If sin is forgiven, why still pain and death?

In book 13 of De trinitate, Augustine explains the logic of God’s plan of salvation. After explaining how Christ’s blood justifies us by trapping the devil in an unjust murder, by “beating him at the justice game,” Augustine explains a problem. If pain, trouble, and death are the consequences of sin, and if Jesus forgives our sin, why do believers still experience pain, trouble, and death?

For although the death of the flesh came itself originally from the sin of the first man, good use of it has made glorious martyrs. That is why not only death but all the ills of this age, the sorrows and hardships of men, have fittingly remained even after sins have been forgiven, although they occur as the deserved consequence of sins and above all of original sin, which is the cause of life itself being constricted by the bonds of death. They provide man with something to struggle against for truth’s sake; they train the faithful in virtue, so that the new man may be prepared through the new covenant for the new age amid the evils of this age, wisely enduring the woes which this condemned life has deserved, having the foresight to be thankful that it will all come to an end, faithfully and patiently awaiting the happiness which the emancipated life of the future is going to have without end…. For the faithful who devoutly endure them these evils are very useful, either for correcting sins or for exercising and testing justice or for demonstrating the wretchedness of this life, so that the other one where true and perpetual happiness will be found may be desired the more ardently and sought the more urgently. (13.20)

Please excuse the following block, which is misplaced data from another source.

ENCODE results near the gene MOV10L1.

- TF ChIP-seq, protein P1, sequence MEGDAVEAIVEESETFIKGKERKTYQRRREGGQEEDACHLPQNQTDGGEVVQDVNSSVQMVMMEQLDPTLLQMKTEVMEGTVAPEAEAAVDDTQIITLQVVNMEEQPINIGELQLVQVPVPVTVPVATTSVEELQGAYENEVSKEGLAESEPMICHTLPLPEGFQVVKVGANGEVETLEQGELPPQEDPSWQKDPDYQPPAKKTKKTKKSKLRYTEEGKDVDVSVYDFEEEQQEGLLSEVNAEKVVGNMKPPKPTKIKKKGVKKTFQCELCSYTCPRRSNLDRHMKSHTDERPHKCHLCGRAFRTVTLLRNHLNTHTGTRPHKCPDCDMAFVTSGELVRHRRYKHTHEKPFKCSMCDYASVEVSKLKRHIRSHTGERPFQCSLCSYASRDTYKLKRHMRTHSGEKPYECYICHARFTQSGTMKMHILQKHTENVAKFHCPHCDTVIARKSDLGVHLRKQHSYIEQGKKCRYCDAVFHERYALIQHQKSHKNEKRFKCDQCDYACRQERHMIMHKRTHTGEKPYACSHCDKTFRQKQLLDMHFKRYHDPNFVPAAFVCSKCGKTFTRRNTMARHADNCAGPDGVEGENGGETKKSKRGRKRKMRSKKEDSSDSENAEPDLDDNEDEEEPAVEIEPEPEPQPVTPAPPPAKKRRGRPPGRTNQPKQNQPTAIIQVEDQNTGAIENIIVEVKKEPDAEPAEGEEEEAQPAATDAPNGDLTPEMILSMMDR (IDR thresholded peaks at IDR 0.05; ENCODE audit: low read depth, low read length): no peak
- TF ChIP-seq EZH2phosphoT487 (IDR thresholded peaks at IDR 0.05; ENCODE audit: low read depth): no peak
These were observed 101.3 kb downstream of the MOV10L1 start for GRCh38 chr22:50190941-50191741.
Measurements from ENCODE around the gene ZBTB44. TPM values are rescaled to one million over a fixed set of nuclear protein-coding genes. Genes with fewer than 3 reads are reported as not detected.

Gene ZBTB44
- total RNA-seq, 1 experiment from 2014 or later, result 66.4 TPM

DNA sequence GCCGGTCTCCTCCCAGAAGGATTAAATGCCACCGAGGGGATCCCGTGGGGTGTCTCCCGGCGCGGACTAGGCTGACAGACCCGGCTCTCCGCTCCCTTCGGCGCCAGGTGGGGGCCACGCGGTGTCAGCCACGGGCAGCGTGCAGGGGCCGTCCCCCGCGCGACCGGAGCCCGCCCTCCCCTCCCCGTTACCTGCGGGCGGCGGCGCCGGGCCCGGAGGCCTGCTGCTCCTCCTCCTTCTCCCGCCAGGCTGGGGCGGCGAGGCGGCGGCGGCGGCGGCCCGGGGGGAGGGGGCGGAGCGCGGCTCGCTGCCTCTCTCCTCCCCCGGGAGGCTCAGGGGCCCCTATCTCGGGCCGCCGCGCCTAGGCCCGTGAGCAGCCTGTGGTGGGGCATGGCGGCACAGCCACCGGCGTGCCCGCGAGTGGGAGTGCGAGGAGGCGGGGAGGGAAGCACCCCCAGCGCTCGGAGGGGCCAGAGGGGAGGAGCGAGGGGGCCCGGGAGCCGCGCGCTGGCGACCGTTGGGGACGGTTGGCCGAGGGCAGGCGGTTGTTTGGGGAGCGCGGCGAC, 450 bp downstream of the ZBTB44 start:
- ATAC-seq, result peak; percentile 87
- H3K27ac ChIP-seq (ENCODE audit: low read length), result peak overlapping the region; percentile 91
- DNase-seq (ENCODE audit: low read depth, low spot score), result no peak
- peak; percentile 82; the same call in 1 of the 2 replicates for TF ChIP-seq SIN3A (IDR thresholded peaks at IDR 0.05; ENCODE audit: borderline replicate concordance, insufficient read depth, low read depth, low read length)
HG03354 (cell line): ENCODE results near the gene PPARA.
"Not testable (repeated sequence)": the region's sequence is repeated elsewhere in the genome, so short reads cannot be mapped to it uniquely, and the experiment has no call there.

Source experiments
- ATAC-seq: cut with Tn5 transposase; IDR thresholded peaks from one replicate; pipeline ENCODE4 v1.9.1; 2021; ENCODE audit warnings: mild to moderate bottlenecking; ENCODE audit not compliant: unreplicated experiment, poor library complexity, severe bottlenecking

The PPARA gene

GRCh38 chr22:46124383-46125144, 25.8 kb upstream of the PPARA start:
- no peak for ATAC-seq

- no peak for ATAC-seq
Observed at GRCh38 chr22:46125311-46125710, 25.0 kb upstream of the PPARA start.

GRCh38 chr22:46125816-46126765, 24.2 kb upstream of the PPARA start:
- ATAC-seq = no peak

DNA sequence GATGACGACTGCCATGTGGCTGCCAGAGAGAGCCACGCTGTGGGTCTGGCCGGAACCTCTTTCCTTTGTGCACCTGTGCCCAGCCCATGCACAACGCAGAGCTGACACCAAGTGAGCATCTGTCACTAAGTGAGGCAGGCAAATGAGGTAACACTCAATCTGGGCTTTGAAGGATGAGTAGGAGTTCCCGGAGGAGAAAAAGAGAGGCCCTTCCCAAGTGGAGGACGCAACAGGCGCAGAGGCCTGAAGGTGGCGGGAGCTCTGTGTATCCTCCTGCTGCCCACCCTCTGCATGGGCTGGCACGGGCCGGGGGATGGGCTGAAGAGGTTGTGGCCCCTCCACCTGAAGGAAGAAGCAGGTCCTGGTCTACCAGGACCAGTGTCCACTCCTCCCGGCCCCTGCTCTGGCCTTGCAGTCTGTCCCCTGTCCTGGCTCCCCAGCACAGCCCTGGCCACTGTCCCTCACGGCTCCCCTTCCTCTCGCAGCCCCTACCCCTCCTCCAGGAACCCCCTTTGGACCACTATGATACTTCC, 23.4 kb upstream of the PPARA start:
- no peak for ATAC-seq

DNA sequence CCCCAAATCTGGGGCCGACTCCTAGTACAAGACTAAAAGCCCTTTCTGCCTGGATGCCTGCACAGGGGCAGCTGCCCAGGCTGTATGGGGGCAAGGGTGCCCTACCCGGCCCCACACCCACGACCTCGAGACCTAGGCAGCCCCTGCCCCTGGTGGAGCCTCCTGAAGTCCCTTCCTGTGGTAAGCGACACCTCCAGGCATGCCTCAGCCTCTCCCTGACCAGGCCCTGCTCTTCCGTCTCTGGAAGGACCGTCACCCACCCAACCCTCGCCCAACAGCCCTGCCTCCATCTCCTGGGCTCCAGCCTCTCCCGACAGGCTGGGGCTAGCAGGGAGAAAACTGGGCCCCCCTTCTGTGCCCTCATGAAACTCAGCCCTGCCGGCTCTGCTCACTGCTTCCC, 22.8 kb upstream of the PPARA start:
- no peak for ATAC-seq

Published in: on March 23, 2011 at 8:59 am  Leave a Comment  
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